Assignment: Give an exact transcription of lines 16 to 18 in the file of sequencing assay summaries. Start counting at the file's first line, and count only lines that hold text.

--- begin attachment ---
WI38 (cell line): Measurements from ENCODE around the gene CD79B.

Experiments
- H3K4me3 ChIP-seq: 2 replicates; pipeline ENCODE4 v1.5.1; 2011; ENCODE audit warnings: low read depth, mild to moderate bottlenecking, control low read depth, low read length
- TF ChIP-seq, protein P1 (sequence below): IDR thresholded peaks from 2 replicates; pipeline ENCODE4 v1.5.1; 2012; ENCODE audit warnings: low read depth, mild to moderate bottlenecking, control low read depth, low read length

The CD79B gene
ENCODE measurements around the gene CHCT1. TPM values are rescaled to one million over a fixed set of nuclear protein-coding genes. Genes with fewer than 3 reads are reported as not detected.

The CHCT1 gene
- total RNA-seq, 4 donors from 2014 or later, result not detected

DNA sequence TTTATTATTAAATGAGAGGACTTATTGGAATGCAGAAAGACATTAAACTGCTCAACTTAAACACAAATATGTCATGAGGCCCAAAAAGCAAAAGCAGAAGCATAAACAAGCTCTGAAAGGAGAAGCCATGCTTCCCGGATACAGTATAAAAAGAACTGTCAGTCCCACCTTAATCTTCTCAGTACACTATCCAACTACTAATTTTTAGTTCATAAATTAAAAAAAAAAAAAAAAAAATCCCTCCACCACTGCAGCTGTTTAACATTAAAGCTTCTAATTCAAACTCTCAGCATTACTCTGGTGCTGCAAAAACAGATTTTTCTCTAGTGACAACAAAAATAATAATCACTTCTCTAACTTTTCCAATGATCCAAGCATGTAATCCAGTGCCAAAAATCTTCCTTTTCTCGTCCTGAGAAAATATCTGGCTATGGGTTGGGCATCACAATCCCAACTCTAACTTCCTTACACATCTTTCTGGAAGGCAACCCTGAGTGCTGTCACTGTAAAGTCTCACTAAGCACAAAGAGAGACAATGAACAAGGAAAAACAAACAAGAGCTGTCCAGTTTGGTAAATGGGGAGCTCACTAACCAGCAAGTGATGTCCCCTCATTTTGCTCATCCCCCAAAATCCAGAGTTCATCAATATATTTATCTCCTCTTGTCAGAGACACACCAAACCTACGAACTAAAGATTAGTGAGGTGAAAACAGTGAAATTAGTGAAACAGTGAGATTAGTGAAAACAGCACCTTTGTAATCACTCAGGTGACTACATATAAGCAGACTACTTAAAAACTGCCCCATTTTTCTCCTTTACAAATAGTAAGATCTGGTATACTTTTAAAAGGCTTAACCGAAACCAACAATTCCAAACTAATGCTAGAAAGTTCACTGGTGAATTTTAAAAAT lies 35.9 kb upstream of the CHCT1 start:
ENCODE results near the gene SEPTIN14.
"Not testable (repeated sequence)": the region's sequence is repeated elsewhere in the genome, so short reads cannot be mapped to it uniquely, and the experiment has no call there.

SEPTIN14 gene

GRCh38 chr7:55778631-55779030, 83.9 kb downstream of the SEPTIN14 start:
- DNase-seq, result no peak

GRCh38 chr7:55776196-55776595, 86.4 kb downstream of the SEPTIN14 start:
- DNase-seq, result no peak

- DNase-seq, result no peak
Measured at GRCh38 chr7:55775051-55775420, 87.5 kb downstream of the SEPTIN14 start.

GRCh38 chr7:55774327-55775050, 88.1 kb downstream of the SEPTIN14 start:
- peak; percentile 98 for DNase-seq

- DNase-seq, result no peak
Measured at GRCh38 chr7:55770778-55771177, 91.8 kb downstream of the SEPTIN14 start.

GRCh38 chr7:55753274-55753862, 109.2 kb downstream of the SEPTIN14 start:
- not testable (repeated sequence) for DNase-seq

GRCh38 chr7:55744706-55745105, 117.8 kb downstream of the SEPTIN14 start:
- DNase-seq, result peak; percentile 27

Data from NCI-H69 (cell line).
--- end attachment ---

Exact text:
- DNase-seq, result no peak

- DNase-seq, result no peak
Measured at GRCh38 chr7:55775051-55775420, 87.5 kb downstream of the SEPTIN14 start.